list manageable. The fact that if _you_ know what to search for you can list just
a subset does not mean anything to the new user trying to discover events.
A simple 'perf list' should list the high level categories by default, with a
count displayed that shows how many further events are within that category.
(compacted tree output would be usable as well.)
> The stem could be put into a separate header, but it would seem redundant to me.
Higher level categories simply don't exist in these names in any usable form, so
it has to be created. Just redundantly repeating the 'stem name' would be silly,
as they are unusable for the purposes of high level categorization.
> > We don't just want the import the unstructured mess that these event files are
> > - we want to turn them into real structure. We can still keep the messy vendor
> > names as well, like IDQ.DSB_CYCLES, but we want to impose structure as well.
> The vendor names directly map to the micro architecture, which is whole point of
> the events. IDQ is a part of the CPU, and is described in the CPU manuals. One
> of the main motivations for adding event lists is to make perf match to that
Your argument is a logical fallacy: there is absolutely no conflict between also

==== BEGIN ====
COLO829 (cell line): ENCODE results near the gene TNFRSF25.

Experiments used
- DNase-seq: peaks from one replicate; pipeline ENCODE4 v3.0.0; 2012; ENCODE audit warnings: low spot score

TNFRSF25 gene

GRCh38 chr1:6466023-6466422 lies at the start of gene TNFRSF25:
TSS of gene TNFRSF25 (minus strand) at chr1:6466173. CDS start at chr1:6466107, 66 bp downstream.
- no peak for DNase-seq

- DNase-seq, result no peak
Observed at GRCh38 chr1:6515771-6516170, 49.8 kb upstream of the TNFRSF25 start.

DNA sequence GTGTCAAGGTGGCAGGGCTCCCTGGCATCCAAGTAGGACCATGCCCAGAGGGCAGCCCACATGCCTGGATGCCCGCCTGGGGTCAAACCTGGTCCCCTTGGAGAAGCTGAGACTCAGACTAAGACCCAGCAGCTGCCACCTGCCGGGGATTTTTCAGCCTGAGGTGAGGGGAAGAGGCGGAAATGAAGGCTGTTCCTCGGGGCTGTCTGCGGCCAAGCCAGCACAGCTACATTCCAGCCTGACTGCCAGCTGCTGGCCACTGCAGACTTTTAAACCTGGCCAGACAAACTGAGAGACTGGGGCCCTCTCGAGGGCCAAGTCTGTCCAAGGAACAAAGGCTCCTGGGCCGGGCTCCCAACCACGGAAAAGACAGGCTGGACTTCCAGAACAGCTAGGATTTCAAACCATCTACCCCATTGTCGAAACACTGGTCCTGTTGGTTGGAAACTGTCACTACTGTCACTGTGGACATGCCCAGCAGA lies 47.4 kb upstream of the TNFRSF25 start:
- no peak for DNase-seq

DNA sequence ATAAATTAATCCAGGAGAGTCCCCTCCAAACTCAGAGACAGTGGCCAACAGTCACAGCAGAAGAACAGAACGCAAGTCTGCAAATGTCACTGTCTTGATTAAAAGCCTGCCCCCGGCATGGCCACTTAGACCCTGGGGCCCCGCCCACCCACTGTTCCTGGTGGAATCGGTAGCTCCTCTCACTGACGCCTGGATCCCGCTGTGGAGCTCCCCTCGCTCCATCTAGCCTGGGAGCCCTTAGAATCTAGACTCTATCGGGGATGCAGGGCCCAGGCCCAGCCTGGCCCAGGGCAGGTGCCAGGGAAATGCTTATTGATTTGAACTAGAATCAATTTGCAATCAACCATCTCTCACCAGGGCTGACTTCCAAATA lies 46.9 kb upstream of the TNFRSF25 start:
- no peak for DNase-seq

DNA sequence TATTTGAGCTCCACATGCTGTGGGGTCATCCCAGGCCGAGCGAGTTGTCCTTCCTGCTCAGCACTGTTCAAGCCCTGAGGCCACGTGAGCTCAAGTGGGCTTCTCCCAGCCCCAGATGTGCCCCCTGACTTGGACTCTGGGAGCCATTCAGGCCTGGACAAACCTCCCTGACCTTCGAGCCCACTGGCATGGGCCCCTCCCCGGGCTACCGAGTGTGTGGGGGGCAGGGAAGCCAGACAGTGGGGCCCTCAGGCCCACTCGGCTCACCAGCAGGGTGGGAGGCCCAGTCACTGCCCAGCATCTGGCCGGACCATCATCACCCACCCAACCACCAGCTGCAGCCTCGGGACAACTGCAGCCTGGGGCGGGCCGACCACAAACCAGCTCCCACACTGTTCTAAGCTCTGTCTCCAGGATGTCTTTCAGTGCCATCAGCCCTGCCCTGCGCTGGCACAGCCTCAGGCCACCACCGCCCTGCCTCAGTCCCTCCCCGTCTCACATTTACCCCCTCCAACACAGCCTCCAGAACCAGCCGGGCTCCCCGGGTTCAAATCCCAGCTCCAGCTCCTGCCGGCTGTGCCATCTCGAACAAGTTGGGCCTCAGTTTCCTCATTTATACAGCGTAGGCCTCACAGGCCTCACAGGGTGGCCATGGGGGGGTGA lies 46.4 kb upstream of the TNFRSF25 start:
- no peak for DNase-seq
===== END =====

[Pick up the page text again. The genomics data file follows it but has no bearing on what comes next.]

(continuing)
supporting quirky vendor names and also having good high level structure and
naming, to make it all accessible to the first time user.
> > 3)
> > There should be good 'perf list' visualization for these events: grouping,
> > individual names, with a good interface to query details if needed. I.e. it
> > should be possible to browse and discover events relevant to the CPU the tool
> > is executing on.
> I suppose we could change perf list to give the stem names as section headers to
> make the long list a bit more readable.
No, the 'stem names' are crap - instead we want to create sensible high level
categories and want to categorize the events, I gave you a few ideas above and in
the previous mail.
> Generally you need to have some knowledge of the micro architecture to use these
> events. There is no way around that.
Here your argument again relies on a logical fallacy: there is absolutely no
conflict between good high level structure, and the idea that you need to know
about CPUs to make sense of hardware events that deal with fine internal details.
Also, you are denying the plain fact that the highest level categories _are_
largely microarchitecture independent: can you show me a single modern mainstream
x86 CPU that doesn't have these broad high level categories:
- CPU cache
- memory accesses
- decoding, branch execution
- execution pipeline
- FPU, vector units
There's none, and the reason is simple: the high level structure of CPUs is still
dictated by basic physics, and physics is microarchitecture independent.
Lower level structure will inevitably be microarchitecture and sometimes even
model specific - but that's absolutely no excuse to not have good high level
So these are not difficult concepts at all, please make an honest effort at
understanding then and responding to them, as properly addressing them is a
must-have for this patch submission.